Pew Fellow, 2001
Yvonne Bobrowicz is a fiber artist and a 1996 Pew Fellow.
The 2012 Pew Center for Arts & Heritage Residency at the MacDowell Colony was awarded to visual artist Kara Crombie and free jazz bassist Jamaaladeen Tacuma.
Benjamin Volta (Pew Fellow, 2015) creates intricate public murals and sculptures, and works within the fields of education, restorative justice, and urban planning.
A 2012 Pew Fellow and Leeway Transformation Award winner, Waselchuk is interviewing and photographing Philadelphia block captains for Them That Do, a project which reveals the individual and shared histories of the city’s diverse citizenry.
This month’s Pew Fellows news highlights include a new opera from Pulitzer Prize-winning composer Jennifer Higdon, a Hodder Fellowship through Princeton University for set designer and theater artist Matt Saunders, and new exhibition works by artists Tim Portlock, Jane Irish, Alex Da Corte, and more.
In 1995 the Center awarded Pew Fellowships to 16 Philadelphia-based artists, and grants to 23 dance and music organizations in the greater Philadelphia region.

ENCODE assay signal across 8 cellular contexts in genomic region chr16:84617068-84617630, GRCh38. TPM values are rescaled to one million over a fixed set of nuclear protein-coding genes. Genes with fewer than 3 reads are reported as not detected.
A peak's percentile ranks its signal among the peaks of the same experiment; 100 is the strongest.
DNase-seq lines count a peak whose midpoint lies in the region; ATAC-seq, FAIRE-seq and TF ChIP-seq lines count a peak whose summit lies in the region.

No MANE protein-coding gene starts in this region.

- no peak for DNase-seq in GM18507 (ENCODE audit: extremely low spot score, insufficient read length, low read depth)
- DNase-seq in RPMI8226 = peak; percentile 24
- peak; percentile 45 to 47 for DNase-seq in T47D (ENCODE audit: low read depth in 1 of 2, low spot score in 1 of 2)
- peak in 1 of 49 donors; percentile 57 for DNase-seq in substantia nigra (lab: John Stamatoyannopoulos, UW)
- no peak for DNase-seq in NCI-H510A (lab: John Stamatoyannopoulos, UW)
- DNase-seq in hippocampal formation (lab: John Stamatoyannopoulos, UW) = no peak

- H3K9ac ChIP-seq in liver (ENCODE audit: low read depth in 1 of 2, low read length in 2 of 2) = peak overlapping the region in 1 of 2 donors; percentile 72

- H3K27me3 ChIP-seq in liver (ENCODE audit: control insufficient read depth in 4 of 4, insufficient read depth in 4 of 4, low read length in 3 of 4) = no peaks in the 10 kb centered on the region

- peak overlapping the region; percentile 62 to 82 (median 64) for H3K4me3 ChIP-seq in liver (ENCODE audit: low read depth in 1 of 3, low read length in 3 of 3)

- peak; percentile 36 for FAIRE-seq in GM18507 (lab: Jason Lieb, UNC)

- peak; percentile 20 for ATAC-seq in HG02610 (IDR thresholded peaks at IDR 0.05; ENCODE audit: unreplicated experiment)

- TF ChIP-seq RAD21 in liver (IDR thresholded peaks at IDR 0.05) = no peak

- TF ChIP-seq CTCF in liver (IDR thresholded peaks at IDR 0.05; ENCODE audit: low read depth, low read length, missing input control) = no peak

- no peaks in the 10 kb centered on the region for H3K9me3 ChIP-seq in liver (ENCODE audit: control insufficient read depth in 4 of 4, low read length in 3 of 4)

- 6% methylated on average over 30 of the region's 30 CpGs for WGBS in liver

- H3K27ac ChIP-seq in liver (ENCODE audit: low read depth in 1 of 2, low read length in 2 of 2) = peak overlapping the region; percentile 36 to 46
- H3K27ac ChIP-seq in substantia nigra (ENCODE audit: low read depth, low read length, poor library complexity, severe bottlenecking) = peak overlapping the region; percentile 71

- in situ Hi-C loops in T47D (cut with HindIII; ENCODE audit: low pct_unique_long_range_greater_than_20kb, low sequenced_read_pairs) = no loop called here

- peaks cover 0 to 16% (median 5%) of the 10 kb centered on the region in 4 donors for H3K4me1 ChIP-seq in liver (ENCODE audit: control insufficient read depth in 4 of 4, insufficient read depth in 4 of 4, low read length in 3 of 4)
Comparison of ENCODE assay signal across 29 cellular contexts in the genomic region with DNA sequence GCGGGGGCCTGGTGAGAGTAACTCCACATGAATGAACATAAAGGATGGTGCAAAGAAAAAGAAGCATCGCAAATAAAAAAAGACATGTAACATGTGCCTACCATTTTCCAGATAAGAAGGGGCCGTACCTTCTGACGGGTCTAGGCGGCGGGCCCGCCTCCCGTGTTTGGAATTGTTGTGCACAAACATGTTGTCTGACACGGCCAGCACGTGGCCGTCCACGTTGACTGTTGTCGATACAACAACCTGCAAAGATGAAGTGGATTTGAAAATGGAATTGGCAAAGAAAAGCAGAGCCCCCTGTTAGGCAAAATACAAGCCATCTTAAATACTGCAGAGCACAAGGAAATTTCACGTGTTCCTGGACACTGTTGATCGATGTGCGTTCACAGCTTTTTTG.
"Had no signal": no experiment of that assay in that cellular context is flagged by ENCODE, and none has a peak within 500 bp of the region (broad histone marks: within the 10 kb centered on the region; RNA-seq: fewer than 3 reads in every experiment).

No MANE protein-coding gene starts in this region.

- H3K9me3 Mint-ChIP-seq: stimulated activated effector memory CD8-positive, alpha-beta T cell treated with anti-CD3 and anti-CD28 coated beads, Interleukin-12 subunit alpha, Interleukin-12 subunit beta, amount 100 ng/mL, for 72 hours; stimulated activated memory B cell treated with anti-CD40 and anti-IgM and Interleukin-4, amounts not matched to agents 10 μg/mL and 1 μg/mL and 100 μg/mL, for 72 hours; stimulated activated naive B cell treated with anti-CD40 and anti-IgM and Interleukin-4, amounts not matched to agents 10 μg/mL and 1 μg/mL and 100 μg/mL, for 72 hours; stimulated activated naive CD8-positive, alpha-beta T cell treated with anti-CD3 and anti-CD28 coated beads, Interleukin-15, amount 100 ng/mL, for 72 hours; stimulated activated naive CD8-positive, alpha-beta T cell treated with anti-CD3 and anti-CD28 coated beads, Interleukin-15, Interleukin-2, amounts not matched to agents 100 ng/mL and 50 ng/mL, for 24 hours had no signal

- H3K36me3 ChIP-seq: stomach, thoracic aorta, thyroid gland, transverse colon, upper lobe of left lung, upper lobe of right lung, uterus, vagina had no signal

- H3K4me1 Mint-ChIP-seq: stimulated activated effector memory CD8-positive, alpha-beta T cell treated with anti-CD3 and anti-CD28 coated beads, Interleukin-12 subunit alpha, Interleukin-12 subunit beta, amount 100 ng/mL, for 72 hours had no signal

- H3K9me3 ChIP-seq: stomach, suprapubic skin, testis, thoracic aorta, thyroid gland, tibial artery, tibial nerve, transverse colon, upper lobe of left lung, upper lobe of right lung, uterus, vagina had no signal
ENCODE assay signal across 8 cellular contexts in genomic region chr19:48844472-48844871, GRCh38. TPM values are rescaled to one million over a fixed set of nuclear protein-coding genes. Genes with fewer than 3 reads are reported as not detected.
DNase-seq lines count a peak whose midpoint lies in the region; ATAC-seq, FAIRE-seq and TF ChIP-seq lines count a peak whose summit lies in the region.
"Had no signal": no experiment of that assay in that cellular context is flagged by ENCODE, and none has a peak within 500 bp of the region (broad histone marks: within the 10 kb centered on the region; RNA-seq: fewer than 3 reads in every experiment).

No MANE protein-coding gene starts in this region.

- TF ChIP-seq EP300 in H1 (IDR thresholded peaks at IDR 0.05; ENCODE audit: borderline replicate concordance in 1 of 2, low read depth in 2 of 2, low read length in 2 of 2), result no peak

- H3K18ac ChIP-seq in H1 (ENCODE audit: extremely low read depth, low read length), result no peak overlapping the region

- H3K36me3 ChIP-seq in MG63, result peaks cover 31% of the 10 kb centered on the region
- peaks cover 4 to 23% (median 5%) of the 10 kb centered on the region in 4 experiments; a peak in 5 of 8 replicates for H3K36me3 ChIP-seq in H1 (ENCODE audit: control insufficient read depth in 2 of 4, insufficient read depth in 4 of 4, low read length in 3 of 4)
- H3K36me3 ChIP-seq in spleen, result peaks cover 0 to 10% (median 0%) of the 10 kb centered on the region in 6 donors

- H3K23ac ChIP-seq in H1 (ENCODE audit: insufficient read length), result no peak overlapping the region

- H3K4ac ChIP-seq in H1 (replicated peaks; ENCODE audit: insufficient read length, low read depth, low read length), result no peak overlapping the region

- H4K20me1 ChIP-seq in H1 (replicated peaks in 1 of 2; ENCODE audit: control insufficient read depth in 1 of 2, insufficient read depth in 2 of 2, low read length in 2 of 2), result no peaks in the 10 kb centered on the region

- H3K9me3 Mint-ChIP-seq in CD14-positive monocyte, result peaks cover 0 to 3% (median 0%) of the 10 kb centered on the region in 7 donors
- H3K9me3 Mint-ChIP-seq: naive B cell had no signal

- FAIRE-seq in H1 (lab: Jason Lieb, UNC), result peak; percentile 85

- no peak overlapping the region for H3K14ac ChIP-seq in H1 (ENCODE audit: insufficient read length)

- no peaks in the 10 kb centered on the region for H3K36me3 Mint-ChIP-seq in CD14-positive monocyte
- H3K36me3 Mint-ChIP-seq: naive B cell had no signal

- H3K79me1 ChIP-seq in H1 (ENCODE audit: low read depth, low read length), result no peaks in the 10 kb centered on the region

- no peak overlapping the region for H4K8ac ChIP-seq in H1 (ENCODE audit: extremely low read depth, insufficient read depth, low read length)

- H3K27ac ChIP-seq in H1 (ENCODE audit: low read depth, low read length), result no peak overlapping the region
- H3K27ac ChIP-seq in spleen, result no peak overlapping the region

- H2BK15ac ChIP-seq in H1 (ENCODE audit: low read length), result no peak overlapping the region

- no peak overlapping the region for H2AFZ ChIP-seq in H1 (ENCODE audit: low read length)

Kùlú Mèlé embarked on a two-week residency in Conakry, Guinea with traditional artists Mariama Touré and M’Bemba Bangoura.
In 1996 the Center awarded Pew Fellowships to 12 Philadelphia-based artists, and grants to 28 dance and theater organizations in the greater Philadelphia region.
Lisa Yun Lee is the director of the Jane Addams Hull-House Museum, and a member of the art history faculty at the University of Illinois at Chicago and the museum studies faculty at Harvard University.
Over her 40-year career in performance, Merián Soto (Pew Fellow, 2015) has focused on investigating the living body and its relationship to consciousness. Her conceptual and process-based pieces work towards, in the artist’s words, “a dance of the future, a dance of healing, transformation, and transcendence.”
Clearfield creates deep, emotive musical languages that she says, “synthesize disparate elements into a musical whole,” in works that explore themes ranging from freedom and oppression, to ancient cultures, religion, health, and technology.
Pew Fellow and visual artist Tiona McClodden on creating work inspired by her lived experiences, why “honesty is perfection,” and more.